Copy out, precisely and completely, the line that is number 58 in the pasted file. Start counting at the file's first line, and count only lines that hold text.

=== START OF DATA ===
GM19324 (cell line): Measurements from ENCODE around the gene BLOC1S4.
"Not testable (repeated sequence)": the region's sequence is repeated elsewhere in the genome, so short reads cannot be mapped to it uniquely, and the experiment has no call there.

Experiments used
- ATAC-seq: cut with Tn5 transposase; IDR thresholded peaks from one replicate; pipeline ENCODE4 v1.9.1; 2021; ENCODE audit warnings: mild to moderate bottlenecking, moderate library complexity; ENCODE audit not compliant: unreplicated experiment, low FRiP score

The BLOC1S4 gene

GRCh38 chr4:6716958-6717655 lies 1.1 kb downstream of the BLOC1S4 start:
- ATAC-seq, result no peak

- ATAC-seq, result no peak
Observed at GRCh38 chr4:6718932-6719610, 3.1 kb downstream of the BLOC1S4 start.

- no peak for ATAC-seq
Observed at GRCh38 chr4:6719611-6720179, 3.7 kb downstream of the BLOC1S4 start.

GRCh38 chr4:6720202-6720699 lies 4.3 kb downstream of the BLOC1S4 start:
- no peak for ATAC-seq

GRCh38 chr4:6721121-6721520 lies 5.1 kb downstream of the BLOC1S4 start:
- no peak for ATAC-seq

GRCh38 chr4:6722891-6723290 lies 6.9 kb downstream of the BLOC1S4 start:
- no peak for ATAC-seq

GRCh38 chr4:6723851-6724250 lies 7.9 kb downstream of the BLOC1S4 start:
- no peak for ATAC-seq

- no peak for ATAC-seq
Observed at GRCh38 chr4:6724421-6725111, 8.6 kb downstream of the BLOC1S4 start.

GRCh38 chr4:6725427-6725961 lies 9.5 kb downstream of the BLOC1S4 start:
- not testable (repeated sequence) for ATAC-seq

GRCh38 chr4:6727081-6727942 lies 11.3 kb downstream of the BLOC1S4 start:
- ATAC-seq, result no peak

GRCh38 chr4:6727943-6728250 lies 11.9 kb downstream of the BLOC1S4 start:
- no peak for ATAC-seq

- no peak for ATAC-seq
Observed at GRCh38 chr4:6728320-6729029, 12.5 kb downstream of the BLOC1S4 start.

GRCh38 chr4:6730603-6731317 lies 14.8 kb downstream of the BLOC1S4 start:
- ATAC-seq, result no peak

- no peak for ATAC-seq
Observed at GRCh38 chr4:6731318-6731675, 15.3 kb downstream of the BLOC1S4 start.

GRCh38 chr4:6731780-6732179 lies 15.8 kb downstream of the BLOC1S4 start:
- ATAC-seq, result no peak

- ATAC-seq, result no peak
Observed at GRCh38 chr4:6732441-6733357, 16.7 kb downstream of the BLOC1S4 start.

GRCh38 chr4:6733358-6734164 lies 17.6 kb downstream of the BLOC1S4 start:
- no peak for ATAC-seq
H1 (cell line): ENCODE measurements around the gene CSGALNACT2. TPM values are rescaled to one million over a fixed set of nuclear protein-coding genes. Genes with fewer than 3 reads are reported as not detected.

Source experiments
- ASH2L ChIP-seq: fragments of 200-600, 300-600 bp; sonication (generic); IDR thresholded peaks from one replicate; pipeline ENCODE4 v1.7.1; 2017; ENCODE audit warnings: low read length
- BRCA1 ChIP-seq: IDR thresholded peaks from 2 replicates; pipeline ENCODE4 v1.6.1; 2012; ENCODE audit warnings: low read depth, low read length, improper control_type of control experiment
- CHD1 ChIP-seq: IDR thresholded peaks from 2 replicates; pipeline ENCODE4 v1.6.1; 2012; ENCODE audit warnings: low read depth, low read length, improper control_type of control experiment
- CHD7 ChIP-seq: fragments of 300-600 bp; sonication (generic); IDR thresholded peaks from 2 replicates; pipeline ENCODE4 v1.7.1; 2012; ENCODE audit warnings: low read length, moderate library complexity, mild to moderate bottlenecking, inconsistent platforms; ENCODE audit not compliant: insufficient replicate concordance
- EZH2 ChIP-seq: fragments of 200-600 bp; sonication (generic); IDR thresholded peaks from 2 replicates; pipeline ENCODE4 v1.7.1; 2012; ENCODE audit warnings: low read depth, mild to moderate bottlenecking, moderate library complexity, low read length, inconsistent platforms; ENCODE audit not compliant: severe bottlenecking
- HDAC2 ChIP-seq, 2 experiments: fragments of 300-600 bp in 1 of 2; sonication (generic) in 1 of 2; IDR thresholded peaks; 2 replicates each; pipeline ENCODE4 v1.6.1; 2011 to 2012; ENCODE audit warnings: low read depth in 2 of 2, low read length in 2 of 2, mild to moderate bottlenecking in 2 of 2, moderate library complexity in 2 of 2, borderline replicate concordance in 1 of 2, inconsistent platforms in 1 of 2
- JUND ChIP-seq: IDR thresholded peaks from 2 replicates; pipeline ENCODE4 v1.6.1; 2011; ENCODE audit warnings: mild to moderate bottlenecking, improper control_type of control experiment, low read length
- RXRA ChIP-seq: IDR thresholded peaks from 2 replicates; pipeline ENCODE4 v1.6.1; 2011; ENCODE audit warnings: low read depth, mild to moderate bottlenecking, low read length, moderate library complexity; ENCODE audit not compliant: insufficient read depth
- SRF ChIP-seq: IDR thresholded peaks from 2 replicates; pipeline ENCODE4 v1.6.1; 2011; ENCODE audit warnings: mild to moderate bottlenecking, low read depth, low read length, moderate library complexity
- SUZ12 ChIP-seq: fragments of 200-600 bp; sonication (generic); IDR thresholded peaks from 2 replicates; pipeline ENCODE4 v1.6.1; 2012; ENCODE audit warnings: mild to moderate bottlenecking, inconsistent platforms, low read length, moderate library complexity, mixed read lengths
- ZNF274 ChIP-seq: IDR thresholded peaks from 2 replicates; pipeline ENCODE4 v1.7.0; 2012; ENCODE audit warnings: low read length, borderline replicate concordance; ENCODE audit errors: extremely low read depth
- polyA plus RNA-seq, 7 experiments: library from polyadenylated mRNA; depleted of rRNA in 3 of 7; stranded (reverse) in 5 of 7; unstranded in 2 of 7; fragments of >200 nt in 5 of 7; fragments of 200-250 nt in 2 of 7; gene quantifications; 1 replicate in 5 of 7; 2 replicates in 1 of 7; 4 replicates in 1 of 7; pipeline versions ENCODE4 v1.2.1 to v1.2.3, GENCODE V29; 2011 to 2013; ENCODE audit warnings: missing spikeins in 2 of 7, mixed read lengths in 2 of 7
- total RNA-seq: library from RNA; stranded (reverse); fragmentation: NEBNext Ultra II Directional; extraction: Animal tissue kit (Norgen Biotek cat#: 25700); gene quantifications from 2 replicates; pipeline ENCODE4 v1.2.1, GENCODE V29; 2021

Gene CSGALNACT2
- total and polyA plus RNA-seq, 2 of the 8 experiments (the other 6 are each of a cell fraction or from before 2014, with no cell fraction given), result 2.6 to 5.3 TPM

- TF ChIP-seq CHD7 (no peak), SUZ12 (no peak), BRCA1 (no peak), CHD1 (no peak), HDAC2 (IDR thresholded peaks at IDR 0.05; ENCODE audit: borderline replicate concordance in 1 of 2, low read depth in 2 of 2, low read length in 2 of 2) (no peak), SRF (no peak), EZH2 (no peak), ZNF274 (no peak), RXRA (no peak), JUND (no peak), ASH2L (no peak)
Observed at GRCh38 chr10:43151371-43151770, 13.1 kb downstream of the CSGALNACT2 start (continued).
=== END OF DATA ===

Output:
Observed at GRCh38 chr10:43151371-43151770, 13.1 kb downstream of the CSGALNACT2 start (continued).